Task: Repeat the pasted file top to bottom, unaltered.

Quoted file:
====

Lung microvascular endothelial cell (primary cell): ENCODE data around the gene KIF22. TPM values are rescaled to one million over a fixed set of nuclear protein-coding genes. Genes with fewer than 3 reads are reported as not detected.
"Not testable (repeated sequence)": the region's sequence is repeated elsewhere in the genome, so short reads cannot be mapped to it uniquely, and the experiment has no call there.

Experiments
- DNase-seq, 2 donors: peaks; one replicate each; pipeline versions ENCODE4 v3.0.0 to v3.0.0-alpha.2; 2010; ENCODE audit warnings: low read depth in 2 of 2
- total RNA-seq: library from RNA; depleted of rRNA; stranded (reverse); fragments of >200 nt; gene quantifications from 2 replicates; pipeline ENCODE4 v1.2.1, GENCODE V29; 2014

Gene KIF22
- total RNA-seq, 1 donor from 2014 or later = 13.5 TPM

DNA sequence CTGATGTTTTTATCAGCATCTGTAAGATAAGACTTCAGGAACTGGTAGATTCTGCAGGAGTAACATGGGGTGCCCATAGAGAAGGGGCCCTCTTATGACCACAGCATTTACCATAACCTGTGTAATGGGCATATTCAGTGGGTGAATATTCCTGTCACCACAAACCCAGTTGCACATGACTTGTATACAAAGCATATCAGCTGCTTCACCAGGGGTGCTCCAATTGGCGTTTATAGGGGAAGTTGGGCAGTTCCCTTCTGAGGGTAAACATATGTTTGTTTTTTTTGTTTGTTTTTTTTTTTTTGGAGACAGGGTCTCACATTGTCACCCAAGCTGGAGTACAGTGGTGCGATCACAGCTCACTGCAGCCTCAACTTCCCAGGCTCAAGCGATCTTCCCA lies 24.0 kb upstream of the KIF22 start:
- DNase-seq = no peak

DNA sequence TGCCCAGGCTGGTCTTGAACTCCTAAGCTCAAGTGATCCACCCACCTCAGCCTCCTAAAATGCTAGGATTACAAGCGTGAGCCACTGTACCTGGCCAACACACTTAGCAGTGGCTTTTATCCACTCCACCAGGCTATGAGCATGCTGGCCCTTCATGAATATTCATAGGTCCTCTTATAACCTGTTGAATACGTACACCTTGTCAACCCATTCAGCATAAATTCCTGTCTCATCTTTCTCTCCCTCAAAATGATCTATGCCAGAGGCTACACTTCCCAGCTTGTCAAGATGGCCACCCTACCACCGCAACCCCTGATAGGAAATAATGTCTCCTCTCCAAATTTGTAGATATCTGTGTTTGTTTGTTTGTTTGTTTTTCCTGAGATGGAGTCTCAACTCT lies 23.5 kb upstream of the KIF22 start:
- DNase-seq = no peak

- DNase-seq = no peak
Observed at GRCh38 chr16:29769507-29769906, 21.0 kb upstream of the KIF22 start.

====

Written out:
Lung microvascular endothelial cell (primary cell): ENCODE data around the gene KIF22. TPM values are rescaled to one million over a fixed set of nuclear protein-coding genes. Genes with fewer than 3 reads are reported as not detected.
"Not testable (repeated sequence)": the region's sequence is repeated elsewhere in the genome, so short reads cannot be mapped to it uniquely, and the experiment has no call there.

Experiments
- DNase-seq, 2 donors: peaks; one replicate each; pipeline versions ENCODE4 v3.0.0 to v3.0.0-alpha.2; 2010; ENCODE audit warnings: low read depth in 2 of 2
- total RNA-seq: library from RNA; depleted of rRNA; stranded (reverse); fragments of >200 nt; gene quantifications from 2 replicates; pipeline ENCODE4 v1.2.1, GENCODE V29; 2014

Gene KIF22
- total RNA-seq, 1 donor from 2014 or later = 13.5 TPM

DNA sequence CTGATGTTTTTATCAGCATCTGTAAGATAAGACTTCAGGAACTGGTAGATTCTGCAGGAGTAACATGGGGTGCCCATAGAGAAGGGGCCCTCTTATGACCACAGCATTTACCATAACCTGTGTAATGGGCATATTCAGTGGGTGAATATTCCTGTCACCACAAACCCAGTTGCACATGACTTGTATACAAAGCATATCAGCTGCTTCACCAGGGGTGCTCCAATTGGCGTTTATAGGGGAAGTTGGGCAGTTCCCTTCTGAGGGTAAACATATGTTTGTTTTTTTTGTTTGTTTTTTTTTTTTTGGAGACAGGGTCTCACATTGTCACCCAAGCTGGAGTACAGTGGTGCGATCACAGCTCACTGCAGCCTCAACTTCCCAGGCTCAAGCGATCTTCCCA lies 24.0 kb upstream of the KIF22 start:
- DNase-seq = no peak

DNA sequence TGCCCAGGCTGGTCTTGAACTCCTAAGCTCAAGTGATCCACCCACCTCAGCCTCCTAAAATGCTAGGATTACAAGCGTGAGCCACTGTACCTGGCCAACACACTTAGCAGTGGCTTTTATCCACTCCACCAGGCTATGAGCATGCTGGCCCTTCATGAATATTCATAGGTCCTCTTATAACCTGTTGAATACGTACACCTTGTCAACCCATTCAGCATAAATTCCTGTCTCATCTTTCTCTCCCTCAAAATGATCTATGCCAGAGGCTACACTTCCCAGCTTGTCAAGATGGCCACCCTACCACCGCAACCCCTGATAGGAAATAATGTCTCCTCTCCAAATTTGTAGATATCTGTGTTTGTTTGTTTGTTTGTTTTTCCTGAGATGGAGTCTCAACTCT lies 23.5 kb upstream of the KIF22 start:
- DNase-seq = no peak

- DNase-seq = no peak
Observed at GRCh38 chr16:29769507-29769906, 21.0 kb upstream of the KIF22 start.